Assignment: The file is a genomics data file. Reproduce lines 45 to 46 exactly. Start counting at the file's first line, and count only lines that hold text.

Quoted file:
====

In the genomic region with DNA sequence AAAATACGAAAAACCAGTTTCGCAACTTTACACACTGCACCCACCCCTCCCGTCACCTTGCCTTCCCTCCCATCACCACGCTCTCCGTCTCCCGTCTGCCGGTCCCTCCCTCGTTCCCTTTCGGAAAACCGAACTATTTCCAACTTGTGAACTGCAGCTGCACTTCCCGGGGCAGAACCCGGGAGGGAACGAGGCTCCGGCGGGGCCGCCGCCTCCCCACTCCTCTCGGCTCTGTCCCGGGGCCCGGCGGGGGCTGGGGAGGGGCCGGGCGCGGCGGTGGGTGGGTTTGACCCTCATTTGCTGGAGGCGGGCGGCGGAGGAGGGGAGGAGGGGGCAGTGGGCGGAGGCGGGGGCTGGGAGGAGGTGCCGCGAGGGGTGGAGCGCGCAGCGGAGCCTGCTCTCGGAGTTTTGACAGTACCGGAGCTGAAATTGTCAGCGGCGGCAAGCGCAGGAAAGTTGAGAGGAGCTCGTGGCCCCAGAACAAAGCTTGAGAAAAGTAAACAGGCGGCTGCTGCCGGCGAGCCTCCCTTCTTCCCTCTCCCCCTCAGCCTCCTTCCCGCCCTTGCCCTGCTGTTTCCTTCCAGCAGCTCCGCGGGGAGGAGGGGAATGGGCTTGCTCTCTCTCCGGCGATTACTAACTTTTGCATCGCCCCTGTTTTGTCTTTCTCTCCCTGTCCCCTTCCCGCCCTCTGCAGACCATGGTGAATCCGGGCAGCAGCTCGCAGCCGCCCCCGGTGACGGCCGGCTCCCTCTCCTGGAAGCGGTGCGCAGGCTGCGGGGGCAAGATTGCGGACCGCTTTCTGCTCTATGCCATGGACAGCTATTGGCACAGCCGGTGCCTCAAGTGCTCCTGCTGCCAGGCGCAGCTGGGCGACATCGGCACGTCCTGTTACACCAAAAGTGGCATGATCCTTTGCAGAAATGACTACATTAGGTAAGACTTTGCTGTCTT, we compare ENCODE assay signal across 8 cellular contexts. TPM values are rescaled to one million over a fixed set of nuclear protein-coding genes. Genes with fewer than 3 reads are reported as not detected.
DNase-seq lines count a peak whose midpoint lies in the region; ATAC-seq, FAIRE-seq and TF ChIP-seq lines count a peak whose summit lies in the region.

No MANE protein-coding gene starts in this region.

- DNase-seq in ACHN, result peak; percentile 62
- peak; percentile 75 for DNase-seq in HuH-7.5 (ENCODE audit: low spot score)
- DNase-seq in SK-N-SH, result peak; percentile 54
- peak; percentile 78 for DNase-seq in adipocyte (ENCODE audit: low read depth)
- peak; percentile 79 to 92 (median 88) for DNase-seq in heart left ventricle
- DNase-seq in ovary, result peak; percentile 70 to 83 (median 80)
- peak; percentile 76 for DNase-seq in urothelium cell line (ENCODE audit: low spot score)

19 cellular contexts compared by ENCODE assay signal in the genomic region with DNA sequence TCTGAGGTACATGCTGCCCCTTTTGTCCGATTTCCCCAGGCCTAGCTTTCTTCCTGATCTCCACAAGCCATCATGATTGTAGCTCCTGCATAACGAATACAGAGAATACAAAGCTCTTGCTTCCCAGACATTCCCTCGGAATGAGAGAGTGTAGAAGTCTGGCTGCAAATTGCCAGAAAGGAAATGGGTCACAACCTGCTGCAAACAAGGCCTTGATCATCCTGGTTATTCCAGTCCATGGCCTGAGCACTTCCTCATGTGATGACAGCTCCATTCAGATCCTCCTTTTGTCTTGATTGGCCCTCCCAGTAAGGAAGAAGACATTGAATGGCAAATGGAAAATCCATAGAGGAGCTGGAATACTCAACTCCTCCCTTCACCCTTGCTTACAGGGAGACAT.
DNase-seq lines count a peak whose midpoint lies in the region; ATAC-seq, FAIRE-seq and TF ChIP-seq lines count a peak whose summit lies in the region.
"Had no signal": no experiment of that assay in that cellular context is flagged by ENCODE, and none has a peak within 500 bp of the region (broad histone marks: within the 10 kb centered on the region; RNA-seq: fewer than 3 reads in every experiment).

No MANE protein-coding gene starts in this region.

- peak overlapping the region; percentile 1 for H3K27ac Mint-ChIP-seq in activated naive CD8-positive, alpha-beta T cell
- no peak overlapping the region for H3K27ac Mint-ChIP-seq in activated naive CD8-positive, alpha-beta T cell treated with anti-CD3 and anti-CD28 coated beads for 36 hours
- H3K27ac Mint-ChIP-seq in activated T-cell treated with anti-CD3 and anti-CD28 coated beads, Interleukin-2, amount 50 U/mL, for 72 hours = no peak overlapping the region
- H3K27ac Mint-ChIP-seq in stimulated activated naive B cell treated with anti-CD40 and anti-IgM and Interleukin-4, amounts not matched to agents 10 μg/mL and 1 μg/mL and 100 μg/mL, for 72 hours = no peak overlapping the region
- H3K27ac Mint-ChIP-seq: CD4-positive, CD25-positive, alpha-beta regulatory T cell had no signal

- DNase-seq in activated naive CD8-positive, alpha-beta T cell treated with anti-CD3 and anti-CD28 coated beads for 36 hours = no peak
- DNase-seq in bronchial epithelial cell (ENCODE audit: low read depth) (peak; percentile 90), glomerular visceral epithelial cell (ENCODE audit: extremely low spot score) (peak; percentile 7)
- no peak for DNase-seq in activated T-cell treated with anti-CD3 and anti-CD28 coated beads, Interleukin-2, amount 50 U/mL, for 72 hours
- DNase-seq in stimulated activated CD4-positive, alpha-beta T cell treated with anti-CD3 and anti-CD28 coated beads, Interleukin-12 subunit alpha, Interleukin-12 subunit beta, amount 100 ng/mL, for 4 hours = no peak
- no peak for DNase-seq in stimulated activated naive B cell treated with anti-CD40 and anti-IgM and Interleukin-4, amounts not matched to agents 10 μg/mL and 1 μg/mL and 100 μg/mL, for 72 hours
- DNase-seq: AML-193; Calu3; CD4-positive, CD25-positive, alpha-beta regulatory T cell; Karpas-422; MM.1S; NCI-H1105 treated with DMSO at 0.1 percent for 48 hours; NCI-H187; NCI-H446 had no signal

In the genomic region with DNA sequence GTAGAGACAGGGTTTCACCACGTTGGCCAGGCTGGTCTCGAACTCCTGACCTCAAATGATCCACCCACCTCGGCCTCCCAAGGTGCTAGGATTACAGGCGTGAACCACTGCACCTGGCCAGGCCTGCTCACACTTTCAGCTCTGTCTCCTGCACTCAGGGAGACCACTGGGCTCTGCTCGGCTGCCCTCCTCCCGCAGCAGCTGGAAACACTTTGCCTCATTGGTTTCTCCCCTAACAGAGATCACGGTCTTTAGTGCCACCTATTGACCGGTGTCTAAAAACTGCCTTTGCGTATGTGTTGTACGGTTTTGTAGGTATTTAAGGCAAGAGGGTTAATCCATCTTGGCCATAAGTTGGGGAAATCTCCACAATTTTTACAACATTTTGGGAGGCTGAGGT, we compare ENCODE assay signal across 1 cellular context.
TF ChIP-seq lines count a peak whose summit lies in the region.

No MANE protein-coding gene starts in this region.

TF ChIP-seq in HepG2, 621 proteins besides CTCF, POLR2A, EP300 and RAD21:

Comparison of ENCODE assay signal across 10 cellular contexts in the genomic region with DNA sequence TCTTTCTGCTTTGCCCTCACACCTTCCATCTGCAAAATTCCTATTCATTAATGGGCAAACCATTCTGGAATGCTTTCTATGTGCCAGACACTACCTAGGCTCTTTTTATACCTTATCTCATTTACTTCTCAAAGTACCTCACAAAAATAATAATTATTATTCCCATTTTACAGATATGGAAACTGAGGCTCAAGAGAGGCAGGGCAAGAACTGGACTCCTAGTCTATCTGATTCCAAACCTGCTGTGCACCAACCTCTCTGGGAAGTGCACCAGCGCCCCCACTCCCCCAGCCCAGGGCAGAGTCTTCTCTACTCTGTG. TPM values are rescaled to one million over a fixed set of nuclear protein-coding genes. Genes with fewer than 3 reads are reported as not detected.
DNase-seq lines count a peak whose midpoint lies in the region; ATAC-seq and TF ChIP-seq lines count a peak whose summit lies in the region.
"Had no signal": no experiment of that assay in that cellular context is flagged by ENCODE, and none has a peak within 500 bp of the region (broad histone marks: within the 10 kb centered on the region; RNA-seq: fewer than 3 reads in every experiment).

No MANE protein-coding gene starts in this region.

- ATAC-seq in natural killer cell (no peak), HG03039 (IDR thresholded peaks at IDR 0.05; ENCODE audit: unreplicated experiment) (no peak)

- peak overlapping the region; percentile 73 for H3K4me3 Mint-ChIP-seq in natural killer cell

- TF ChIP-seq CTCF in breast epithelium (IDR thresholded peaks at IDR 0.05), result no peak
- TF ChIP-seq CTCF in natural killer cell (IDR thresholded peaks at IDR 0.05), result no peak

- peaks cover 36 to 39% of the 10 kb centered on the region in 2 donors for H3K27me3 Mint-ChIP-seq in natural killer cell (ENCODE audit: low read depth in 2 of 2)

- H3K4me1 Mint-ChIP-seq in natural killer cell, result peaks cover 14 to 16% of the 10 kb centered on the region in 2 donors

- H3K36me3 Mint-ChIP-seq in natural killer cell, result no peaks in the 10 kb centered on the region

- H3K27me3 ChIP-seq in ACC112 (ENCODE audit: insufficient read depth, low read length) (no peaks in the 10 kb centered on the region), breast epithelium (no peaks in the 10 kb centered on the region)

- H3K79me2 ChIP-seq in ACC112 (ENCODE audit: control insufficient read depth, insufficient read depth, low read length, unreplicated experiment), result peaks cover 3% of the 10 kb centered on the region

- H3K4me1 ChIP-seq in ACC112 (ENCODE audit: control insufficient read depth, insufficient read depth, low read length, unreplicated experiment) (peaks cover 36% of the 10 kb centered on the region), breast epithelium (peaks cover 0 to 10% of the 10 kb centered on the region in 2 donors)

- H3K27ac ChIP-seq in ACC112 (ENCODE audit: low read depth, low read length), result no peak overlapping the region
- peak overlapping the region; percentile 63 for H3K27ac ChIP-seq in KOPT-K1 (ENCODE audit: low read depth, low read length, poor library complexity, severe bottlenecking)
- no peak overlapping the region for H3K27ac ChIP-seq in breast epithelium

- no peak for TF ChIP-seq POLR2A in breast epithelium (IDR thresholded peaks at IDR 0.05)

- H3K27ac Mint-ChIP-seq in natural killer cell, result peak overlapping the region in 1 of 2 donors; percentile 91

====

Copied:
- peak overlapping the region; percentile 63 for H3K27ac ChIP-seq in KOPT-K1 (ENCODE audit: low read depth, low read length, poor library complexity, severe bottlenecking)
- no peak overlapping the region for H3K27ac ChIP-seq in breast epithelium